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Rainbow Six: Lockdown
There are times when owning just a PS2 would make you feel like a second-class citizen. Sure, you get your share of great exclusives – a God of War, a Gran Turismo. True, you get just about every third-party game going, and a few in advance of other consoles. But you do so knowing that you’re nearly always getting the worst looking version going, the one with the dingy, low-res graphics; the patience-stretching load times; the imprecise analogue controls; the one without the flashy online features. You might be in the majority, but you could be left feeling like you have missed out.
In the past, Rainbow Six could leave PS2 gamers feeling like this for good reason. Look at any review of Rainbow Six 3 going, and most will include something on the lines of “Get the Xbox version if you can.” The initial PC Version was still full of the tedious route-planning stuff that used to put off the adrenalin-fiend contingent, and the Gamecube version suffered from a lack of online play, but most people were convinced that the PS2 incarnation didn’t measure up – it just didn’t have the same level of polish. If you wanted a tactical shooter, Ghost Recon and SOCOM seemed better bets by far.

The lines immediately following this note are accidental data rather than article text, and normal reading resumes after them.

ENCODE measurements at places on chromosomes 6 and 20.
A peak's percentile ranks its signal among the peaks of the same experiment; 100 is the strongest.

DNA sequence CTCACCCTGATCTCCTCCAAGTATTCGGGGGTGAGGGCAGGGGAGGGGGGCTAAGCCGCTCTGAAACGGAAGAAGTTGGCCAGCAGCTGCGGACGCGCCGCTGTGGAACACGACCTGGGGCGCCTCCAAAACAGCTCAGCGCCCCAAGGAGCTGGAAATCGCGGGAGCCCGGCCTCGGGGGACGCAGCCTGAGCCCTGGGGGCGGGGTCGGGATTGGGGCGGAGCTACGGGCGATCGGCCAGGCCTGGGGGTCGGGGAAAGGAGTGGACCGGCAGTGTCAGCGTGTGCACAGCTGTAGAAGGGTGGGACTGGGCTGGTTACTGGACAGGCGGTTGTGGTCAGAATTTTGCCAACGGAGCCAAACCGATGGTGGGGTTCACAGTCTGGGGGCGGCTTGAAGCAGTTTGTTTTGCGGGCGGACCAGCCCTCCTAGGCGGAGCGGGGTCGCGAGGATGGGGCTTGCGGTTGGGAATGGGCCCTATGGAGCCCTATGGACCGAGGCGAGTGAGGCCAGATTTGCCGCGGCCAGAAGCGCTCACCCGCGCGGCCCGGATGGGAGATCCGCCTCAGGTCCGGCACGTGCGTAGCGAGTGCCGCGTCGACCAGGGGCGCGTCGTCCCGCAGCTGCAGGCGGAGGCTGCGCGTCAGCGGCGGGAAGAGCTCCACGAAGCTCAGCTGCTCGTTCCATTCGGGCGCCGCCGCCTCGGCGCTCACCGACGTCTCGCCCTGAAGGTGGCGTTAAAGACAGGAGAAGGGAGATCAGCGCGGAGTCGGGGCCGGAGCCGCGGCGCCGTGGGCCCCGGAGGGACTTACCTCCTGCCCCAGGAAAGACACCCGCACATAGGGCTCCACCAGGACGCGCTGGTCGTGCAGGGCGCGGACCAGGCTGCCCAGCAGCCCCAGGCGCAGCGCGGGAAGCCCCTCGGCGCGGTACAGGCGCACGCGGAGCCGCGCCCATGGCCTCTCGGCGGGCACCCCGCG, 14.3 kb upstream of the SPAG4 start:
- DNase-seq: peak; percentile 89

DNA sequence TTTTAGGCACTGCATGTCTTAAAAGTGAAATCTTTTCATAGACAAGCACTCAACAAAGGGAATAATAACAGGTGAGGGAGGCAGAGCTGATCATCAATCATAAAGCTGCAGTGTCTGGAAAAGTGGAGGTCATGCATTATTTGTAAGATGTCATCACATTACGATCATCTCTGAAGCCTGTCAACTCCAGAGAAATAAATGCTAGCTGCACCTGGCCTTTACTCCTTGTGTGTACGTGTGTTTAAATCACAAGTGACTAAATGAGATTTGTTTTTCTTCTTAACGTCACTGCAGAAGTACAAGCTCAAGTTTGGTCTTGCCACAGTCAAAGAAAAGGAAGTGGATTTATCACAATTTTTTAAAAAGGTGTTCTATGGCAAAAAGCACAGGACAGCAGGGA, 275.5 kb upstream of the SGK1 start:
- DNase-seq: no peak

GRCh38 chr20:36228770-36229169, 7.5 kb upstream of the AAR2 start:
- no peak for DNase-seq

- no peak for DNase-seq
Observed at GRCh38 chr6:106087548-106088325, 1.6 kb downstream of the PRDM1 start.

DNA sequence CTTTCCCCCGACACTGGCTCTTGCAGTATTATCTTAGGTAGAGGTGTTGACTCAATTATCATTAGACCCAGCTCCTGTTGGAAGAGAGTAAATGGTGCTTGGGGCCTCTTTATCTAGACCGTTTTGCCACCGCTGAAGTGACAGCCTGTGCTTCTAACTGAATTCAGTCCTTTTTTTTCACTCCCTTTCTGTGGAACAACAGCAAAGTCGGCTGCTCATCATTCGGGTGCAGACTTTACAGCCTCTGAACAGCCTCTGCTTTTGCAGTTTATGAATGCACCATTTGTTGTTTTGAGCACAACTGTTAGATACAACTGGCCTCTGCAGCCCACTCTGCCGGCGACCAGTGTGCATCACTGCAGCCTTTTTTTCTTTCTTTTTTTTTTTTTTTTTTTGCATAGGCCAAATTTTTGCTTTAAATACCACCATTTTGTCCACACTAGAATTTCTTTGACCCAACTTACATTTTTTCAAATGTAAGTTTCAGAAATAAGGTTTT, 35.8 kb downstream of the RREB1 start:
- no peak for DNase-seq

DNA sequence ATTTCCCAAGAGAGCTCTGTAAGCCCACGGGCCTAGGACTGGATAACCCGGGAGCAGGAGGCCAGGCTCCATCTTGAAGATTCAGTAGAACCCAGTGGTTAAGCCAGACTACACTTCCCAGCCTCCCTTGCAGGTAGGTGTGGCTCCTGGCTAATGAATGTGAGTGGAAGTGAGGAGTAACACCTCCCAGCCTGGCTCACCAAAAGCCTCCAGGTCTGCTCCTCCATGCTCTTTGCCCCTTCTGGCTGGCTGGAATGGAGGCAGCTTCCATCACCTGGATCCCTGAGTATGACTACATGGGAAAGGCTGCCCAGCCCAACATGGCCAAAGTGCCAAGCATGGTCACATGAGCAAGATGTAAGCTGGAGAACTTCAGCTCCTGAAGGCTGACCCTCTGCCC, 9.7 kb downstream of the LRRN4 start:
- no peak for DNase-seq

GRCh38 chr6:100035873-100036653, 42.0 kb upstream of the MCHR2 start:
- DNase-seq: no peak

For the most part, Rainbow Six: Lockdown doesn’t suffer the same fate. It’s still missing a few features of the Xbox version, but there’s a feeling that this time around, Ubisoft have tried hard to make every system feel special.
Like Rainbow Six 3, this is a very console-friendly tactical shooter. You have a squad to command, but it’s all kept as simple as humanly possible. The targeting reticule on-screen also doubles for commands, chosen using the D-pad from a context sensitive menu that appears when you focus on a corner or a door. Target the latter, for example, and your three troops can be ordered to open the door and then clear the room (note: this means shoot anyone they see, not tidy up), blast the door open then clear, shotgun the hinges then clear, or open then throw a grenade, or one of a number of other combinations. Even better, they won’t do anything until you press a button to send the ‘Go’ code. This means you can get them to enter some rooms from one entrance while you storm in heroically from the other side. It’s fairly simple, but it works.
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